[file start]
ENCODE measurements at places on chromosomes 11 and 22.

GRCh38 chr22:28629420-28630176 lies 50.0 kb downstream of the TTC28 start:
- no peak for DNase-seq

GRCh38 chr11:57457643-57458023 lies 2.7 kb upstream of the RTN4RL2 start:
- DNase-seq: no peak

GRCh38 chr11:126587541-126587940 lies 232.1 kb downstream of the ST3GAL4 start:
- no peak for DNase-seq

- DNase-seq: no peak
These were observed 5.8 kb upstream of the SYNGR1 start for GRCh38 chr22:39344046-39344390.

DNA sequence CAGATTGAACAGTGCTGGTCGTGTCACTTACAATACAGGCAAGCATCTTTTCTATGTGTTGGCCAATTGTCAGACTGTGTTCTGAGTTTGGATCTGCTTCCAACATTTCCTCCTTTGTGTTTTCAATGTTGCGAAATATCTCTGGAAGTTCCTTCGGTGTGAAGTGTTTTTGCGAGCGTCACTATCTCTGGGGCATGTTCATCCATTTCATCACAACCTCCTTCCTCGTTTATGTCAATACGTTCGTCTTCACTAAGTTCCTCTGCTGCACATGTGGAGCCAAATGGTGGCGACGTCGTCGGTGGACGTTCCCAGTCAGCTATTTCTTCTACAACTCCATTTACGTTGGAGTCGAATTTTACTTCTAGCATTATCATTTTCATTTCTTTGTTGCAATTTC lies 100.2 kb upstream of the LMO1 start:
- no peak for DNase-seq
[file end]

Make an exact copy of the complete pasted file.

ENCODE measurements at places on chromosomes 11 and 22.

GRCh38 chr22:28629420-28630176 lies 50.0 kb downstream of the TTC28 start:
- no peak for DNase-seq

GRCh38 chr11:57457643-57458023 lies 2.7 kb upstream of the RTN4RL2 start:
- DNase-seq: no peak

GRCh38 chr11:126587541-126587940 lies 232.1 kb downstream of the ST3GAL4 start:
- no peak for DNase-seq

- DNase-seq: no peak
These were observed 5.8 kb upstream of the SYNGR1 start for GRCh38 chr22:39344046-39344390.

DNA sequence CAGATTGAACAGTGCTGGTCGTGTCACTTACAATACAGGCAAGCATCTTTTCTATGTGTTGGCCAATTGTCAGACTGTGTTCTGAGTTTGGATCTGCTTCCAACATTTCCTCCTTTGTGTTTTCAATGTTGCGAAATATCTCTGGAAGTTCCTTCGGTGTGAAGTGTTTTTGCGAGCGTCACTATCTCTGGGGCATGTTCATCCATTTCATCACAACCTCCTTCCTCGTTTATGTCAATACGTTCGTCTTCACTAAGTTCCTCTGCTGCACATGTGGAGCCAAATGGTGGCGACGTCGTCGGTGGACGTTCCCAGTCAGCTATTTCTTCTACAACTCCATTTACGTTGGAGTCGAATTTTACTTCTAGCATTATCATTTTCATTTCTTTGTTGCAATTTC lies 100.2 kb upstream of the LMO1 start:
- no peak for DNase-seq